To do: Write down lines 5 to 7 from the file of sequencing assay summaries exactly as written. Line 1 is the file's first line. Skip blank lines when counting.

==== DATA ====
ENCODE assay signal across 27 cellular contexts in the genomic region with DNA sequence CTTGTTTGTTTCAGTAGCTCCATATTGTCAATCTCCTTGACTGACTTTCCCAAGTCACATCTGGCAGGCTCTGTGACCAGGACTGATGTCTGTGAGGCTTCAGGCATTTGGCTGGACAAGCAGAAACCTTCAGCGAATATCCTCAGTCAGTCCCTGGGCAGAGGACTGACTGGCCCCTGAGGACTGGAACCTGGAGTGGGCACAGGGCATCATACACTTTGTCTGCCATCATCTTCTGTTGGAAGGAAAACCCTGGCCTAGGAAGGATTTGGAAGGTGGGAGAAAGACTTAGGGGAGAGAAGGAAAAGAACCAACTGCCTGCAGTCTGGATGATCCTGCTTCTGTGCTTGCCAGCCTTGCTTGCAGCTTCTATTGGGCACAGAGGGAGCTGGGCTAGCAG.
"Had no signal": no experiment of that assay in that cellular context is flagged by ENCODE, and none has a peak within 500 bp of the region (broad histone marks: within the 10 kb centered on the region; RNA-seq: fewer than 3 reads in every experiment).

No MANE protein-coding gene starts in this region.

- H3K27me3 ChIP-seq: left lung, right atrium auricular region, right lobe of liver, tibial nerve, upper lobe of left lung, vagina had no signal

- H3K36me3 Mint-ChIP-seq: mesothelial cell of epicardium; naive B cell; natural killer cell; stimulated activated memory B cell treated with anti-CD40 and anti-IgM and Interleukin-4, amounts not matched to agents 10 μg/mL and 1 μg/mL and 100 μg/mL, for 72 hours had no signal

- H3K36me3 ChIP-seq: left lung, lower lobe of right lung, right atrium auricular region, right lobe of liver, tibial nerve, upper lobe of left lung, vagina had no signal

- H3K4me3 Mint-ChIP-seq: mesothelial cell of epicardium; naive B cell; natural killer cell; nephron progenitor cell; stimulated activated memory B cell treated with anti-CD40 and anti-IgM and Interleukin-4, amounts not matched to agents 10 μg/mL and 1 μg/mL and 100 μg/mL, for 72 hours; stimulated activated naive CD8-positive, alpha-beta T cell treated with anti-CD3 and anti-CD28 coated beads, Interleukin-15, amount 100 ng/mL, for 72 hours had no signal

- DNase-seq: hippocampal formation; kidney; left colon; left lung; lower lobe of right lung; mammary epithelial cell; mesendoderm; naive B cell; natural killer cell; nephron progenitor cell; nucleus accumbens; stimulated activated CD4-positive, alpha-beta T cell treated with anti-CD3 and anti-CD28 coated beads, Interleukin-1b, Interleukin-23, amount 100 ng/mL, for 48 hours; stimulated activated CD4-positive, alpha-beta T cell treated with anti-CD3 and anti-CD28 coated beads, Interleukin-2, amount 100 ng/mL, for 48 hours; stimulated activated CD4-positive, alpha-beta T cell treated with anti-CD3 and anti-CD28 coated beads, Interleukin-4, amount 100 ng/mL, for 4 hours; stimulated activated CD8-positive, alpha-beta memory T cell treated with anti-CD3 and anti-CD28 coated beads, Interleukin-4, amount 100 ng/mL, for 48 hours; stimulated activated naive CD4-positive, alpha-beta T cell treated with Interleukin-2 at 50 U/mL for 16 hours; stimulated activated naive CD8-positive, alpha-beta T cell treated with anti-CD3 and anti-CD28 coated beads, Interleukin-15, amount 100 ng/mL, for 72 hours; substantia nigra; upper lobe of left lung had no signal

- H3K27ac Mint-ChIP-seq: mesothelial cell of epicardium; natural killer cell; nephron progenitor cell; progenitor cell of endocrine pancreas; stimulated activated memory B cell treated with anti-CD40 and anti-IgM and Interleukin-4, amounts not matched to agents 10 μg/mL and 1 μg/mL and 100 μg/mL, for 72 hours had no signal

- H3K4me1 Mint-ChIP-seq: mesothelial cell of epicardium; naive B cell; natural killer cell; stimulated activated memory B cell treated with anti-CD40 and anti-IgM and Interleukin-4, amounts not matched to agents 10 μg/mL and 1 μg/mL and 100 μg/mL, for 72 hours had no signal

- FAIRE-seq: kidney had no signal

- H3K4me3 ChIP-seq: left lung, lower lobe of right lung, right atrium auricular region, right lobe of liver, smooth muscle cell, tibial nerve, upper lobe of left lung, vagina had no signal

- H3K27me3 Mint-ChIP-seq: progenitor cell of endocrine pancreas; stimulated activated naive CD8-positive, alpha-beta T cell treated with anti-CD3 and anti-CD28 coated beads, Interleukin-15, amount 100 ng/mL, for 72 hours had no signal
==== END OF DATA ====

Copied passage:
- H3K36me3 Mint-ChIP-seq: mesothelial cell of epicardium; naive B cell; natural killer cell; stimulated activated memory B cell treated with anti-CD40 and anti-IgM and Interleukin-4, amounts not matched to agents 10 μg/mL and 1 μg/mL and 100 μg/mL, for 72 hours had no signal

- H3K36me3 ChIP-seq: left lung, lower lobe of right lung, right atrium auricular region, right lobe of liver, tibial nerve, upper lobe of left lung, vagina had no signal

- H3K4me3 Mint-ChIP-seq: mesothelial cell of epicardium; naive B cell; natural killer cell; nephron progenitor cell; stimulated activated memory B cell treated with anti-CD40 and anti-IgM and Interleukin-4, amounts not matched to agents 10 μg/mL and 1 μg/mL and 100 μg/mL, for 72 hours; stimulated activated naive CD8-positive, alpha-beta T cell treated with anti-CD3 and anti-CD28 coated beads, Interleukin-15, amount 100 ng/mL, for 72 hours had no signal